The new Vauxhall Astra GTC is not your regular Astra by any means. For one it doesn’t share a single body panel with its ordinary counterparts and offers a driver-focused feel good driving experience in the manner of the old Vauxhall Calibra. Very stylish and fantastic to drive, relatively affordable and geared for day to day practicality, this sporty compact coupe promises to be a winning combination.
Longer and wider with a larger wheelbase, the new Vauxhall Astra GTC defies expectations by exceeding the size of the 5 door hatch that it was based on. The style is a big selling point and barely anything remains of the original Astra parts on this variant. The stance is lower, the track wider and the wheels are larger. The shape of the new Vauxhall Astra GTC is sharp and sporty with a small integrated spoiler and the lights on each end follow a ‘stretched wing’ motif. The boot opens to reveal a cargo space which is 30ltrs bigger than the regular Astra at 380ltrs, which extends to 1165ltrs. This is about 20% more than most of its comparable rivals. The benefits of the large wheelbase are evident in the rear of the car where, for a sports coupe, its class leadingly spacious and comfortable for 2 people. The doors are pretty huge and wing-like so it’s worth keeping in mind for any tight parking shenanigans. The cabin at large is not much different from the conventional Astra hatch, although they have tried to elevate the feel to match the premium price tag a bit with the use of faux aluminium trim. The rear screen is annoyingly smaller though due to the styling so it might be good to specify some rear parking sensors. Once you get used to what everything does, it’s well-built and presented well and will no doubt prove to be a great place to command this vehicle from.
Unlike previous (and somewhat unexciting) attempts at making sporty Astra-based coupes, Vauxhall have again defied expectations by engineering the new Vauxhall Astra GTC to offer genuine driver satisfaction. The steering is sharper, the track wider and the suspension setup has been completely replaced with a clever hyperstrut system. The result is the most delightfully involving drive that Vauxhall have to offer – only the Insignia VXR beats it on turning and power. The ride and handling are so well balanced that you don’t even have to spec it with the Flex-Ride adaptive damping system to get the most enjoyment out of it. If you do spec it with this you will certainly find it enjoyable still.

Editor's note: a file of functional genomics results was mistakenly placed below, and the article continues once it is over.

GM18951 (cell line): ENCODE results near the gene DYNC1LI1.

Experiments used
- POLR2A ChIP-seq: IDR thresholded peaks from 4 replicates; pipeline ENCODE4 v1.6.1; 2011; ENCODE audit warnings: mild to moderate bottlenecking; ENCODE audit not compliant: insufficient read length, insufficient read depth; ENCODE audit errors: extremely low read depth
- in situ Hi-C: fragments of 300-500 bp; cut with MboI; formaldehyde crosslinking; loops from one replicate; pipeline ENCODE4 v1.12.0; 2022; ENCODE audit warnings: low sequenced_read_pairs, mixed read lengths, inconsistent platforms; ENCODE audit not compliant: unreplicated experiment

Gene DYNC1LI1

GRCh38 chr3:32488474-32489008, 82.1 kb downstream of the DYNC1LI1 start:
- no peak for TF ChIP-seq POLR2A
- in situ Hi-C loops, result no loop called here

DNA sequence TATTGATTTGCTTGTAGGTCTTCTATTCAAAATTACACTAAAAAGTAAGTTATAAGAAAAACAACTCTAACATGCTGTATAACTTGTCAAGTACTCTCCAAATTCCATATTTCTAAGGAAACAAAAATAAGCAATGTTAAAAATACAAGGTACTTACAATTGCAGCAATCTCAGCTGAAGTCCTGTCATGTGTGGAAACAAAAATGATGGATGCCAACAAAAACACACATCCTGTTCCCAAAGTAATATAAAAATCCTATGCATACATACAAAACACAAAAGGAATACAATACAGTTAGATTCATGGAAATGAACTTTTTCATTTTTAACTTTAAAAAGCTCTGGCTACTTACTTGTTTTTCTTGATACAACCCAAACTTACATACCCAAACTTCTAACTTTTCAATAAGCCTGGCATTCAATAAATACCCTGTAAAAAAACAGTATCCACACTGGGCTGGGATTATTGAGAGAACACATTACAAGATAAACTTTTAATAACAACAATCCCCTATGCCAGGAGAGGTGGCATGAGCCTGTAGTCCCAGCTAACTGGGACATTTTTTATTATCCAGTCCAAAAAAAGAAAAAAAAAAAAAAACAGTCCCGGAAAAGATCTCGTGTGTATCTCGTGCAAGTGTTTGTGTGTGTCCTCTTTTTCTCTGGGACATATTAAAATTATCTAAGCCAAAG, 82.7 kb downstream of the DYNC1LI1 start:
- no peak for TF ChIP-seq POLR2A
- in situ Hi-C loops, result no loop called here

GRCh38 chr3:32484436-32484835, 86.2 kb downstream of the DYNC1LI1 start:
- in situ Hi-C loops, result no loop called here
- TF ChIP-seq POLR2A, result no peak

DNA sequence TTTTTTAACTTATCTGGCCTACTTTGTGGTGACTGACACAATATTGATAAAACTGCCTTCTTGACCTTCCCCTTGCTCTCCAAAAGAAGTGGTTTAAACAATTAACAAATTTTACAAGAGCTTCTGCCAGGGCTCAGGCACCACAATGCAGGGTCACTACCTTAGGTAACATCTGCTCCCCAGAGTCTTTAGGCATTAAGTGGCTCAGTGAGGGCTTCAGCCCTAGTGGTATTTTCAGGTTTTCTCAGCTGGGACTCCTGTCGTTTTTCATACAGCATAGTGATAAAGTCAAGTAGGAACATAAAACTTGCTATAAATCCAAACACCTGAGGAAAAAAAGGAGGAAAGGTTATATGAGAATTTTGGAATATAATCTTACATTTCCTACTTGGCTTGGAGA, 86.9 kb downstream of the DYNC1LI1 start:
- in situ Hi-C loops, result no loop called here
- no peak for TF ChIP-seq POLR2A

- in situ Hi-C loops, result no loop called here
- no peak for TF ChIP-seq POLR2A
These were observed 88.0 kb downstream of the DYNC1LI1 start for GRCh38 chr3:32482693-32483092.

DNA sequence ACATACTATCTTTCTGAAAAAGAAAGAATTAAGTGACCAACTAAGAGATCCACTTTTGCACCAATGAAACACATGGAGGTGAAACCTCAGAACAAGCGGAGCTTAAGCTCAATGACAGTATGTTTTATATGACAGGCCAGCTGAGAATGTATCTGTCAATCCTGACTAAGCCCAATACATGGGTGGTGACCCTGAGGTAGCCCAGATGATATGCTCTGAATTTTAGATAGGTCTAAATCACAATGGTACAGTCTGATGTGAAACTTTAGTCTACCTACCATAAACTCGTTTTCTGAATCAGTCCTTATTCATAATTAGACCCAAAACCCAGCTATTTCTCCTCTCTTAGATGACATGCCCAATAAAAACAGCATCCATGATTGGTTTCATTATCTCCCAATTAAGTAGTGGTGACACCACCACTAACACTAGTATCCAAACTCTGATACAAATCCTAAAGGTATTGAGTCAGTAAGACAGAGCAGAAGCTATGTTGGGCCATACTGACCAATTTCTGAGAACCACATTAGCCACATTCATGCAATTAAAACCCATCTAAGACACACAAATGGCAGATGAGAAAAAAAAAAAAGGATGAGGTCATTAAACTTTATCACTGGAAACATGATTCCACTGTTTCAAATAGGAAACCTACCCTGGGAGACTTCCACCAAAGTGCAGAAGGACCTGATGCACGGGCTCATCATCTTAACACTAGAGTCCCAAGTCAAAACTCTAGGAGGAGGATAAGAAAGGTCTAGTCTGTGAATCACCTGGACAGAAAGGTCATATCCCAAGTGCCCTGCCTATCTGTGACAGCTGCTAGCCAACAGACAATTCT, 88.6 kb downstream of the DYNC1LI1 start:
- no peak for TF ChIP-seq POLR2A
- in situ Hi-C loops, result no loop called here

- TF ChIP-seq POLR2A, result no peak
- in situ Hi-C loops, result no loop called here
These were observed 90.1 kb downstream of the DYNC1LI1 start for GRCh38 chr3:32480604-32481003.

Beneath the hood, the top of the range 280ps VXR model is the obvious choice for petrol heads wishing to rip up the roadways. However if you can’t stretch to that, then the 180ps 16 valve 1.6ltr petrol turbo model will get certainly get you places with a lovely roary engine note. The mainstream new Vauxhall Astra GTC engines are a bit more sensible. There are two 1.4 petrol units in 120ps and 140ps guises which are zesty enough – the 140ps will get you to 62mph in 9 seconds flat. Diesel will no doubt be popular with a 1.7ltr unit in 110ps and 130ps forms and a 165ps 2.0ltr CDTi, which marshals a potent 350Nm of torque of which is brilliant for overtaking. The diesels are a bit noisy when you get higher up the rev range. The 6-speed manual gearbox is pretty slick, but there is also the option of automatic transmission for the higher end models of the petrol and diesel ranges.
All in all, what’s the lowdown with the new Vauxhall Astra GTC? The new Vauxhall Astra GTC isn’t much pricier than a 3 door hatch, yet its arguably the best drivers choice in its class with great style appeal and a brilliant level of everyday practicality. Surprisingly, it’s not the most obvious choice compared to the fun of a Mini Coupe or a high quality VW Scirocco; but if you don’t try this car out you’d be missing a real trick. It’s great as an everyday performance car that you can feel proud of on your driveway – all at a reasonably affordable price tag.
Andrew has been in the motor trade for over 20 years. What he enjoys most about his job is the team spirit and the dedication of his work colleagues. He also appreciates the teams input in the improvement of the company.
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